Lorentz Center - Interface Disorder in Nanosystems from 20 Jun 2005 through 24 Jun 2005
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    Interface Disorder in Nanosystems
    from 20 Jun 2005 through 24 Jun 2005

AIM of the workshop

The purpose of this interdisciplinary workshop is to bring together scientists working on the effect of surface/interface disorder on physical properties of various micro- and nanosystems. The participants will include theorists, experimentalists, computational physicists, material scientists, etc. The goal is to delineate common problems and approaches and, ultimately, to initiate collaboration between the groups working on the effects of surface modulation in such diverse areas as optics, electronic transport, low dimensional systems, hydrodynamics, etc. Physicists and material scientists working in these seemingly different fields often face a common challenge to deal with and benefit from natural or artificial surface and interface disorder. Despite the commonality of problems, researches are often unaware of progress beyond their narrow area of expertise. The proposed workshop will address this gap.


The workshop is focused mostly on particle and wave propagation and

hydrodynamic flows in various types of channels with rough walls and on the origins of such roughness in system growth, deposition, and fabrication. A more detailed preliminary list of topics is given below. This list can be adjusted in order to better reflect research interests of participants. In this spirit, we welcome suggestions from the potential participants.


Usually, the surface disorder aspects of these issues are discussed, often as an afterthought, within the corresponding topical conferences. As far as we know, this workshop is the first attempt to bring together physicists based on their work on surface/interface disorder irrespective of the application areas. We want to give time for researchers from different fields to get acquainted with each other and, if possible, to initiate interdisciplinary collaborations. We hope that the workshop format will help to reveal common theoretical and experimental techniques, such as, for example, the mapping transformation method or scanning probe microscopy, that can be successfully transferred between the application areas.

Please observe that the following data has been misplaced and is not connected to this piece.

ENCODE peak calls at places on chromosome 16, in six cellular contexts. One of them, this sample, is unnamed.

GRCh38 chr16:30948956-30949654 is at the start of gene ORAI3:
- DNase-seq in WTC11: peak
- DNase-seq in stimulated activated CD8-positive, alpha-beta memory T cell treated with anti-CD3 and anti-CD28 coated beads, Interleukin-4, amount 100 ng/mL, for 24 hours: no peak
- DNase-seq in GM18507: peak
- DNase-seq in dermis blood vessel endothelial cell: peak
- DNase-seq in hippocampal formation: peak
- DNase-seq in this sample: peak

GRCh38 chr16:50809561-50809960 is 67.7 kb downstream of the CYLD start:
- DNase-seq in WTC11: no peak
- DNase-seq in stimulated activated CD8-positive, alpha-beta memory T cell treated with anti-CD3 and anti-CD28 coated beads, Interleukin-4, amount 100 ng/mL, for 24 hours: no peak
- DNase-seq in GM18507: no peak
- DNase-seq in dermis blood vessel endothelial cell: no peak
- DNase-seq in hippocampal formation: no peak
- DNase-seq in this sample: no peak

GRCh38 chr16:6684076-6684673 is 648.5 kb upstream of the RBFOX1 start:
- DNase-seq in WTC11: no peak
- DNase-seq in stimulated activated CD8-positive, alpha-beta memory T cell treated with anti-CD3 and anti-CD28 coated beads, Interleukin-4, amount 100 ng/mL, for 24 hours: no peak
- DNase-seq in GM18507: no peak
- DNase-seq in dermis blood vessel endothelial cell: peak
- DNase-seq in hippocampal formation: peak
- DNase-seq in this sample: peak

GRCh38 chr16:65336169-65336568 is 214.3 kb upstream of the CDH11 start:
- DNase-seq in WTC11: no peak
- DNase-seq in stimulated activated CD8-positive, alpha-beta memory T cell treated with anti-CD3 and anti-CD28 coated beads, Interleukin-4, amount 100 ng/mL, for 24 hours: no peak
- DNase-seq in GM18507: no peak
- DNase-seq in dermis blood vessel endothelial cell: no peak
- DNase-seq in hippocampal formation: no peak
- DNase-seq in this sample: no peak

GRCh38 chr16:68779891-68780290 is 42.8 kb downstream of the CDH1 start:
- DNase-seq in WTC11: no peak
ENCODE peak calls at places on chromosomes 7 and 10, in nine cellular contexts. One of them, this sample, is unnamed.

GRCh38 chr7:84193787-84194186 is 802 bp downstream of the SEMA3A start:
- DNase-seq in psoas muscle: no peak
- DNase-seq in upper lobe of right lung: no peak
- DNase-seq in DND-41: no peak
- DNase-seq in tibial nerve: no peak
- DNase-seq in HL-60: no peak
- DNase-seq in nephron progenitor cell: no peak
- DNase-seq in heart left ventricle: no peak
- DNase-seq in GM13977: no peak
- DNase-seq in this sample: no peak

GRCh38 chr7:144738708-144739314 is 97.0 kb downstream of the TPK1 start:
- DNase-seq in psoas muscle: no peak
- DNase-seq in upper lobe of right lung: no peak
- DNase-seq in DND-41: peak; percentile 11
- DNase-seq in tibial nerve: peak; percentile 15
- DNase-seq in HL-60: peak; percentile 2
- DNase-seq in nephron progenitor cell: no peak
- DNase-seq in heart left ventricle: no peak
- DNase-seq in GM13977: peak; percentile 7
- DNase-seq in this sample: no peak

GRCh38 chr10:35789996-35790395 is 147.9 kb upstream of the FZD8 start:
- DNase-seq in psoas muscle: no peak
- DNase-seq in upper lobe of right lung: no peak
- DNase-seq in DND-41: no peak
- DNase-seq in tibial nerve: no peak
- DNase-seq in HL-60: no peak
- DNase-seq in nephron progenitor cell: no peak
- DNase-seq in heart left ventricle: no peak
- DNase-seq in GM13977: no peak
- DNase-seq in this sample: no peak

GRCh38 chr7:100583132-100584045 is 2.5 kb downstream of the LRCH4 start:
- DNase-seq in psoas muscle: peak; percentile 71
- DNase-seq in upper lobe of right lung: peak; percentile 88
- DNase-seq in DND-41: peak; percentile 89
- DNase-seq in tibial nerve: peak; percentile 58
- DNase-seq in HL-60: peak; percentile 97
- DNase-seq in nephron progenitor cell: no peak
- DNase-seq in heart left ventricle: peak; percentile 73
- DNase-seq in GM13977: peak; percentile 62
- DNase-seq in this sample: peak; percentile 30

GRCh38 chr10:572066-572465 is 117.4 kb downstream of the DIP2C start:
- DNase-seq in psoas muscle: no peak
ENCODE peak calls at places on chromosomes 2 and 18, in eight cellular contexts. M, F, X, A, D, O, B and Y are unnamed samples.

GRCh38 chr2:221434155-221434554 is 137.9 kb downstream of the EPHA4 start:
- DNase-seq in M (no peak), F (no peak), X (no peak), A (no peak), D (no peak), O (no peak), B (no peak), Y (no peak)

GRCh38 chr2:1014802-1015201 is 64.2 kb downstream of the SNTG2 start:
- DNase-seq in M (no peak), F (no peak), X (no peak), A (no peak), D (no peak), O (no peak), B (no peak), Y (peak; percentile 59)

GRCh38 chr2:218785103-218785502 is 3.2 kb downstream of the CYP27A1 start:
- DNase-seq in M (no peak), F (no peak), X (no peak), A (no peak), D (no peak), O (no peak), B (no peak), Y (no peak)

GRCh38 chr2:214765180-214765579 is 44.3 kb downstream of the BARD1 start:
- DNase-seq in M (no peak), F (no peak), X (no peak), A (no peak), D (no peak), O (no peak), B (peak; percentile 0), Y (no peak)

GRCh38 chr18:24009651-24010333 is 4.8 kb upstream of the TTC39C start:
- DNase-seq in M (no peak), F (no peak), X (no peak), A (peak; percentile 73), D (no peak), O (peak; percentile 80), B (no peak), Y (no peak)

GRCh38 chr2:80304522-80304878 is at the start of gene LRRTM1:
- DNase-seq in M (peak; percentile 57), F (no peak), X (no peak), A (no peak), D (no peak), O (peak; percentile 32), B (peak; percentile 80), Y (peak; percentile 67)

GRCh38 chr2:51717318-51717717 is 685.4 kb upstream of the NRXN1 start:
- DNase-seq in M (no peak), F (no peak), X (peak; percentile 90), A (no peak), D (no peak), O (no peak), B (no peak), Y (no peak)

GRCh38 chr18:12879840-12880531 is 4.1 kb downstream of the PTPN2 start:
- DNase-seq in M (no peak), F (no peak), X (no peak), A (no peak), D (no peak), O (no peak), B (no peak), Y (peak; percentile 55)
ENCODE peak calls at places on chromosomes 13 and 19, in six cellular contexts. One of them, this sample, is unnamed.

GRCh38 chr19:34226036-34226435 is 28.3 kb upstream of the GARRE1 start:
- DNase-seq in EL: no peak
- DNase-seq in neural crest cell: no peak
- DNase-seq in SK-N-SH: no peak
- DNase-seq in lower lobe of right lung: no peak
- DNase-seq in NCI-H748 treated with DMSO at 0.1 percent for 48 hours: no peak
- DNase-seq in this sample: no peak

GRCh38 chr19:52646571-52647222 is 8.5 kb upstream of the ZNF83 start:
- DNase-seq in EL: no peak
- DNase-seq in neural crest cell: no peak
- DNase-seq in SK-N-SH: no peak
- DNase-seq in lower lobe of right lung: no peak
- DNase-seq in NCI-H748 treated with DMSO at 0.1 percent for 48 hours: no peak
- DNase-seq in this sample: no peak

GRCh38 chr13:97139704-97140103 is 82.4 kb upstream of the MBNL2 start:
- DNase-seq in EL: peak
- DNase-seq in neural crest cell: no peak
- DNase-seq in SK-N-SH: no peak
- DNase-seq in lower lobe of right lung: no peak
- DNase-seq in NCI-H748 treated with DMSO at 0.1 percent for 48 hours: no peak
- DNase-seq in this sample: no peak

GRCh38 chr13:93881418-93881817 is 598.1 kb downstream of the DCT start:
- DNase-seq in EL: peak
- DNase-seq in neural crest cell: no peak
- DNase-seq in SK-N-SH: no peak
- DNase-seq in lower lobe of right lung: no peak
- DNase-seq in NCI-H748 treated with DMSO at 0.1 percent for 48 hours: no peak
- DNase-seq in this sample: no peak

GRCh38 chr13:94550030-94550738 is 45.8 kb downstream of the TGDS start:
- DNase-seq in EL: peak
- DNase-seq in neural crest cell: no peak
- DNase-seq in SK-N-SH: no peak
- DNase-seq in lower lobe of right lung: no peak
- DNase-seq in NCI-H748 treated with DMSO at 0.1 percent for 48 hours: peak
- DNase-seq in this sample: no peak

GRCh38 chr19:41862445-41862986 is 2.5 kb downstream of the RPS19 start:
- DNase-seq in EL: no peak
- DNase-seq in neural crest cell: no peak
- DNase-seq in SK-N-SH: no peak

Specific issues to be discussed include:


Growth and surface disorder

       Scaling concepts in systems with disorder, kinetic roughening, growth instabilities.

       Mismatch and strain effects during growth and formation of rough interfaces.

       Roughness scaling in organic films and its implications to electronic devices.


Hydrodynamic systems with surface disorder

       Hydrodynamic flows in nanochannels with surface disorder

       Wettability of nanostructured surfaces (i.e., lotus effect and other systems)


Optics and wave propagation

       Specially designed nanostructured surfaces for optical scattering (moth-eye antireflective coatings)

       Effect of roughness on propagation and localization of surface waves

       Influence of interface structure on light transmission and reflectance.

       Propagation/localization of radiation in waveguiding structures with surface disorder

Electron transport, localization, superconductivity etc.

       Interface disorder effects in charge scattering and quantum size effects.

       Roughness-driven diffusion and localization in single-particle devices

       Interface roughness and transport in multilayer films

       Interface roughness influence on supeconductivity properties


Magnetic & magnetotransport properties

       Influence of interface roughness on giant and tunnelling magneto-resistance.

       Influence of interface disorder on coercivity, magnetic domain structure, magnetisation reversal, etc.



Electrified interfaces: roughness effects in electrical double layers

Mode coupling in quantized systems with rough surfaces

STM measurements in films with modulated buried interface

This is an open workshop. We invite all our colleagues, in particular those in the Netherlands, to participate. We specifically encourage participation by junior scientists (graduate students and postdocs). The number of potential participants (up to 45 people) is limited only by the capacity of the facilities and availability of funds.

The invited speakers (about 20 people) will be chosen equally between experimentalists, theorists, and computer simulation experts within all fields. Each invitee will be asked to present an overview-type talk on the corresponding research area.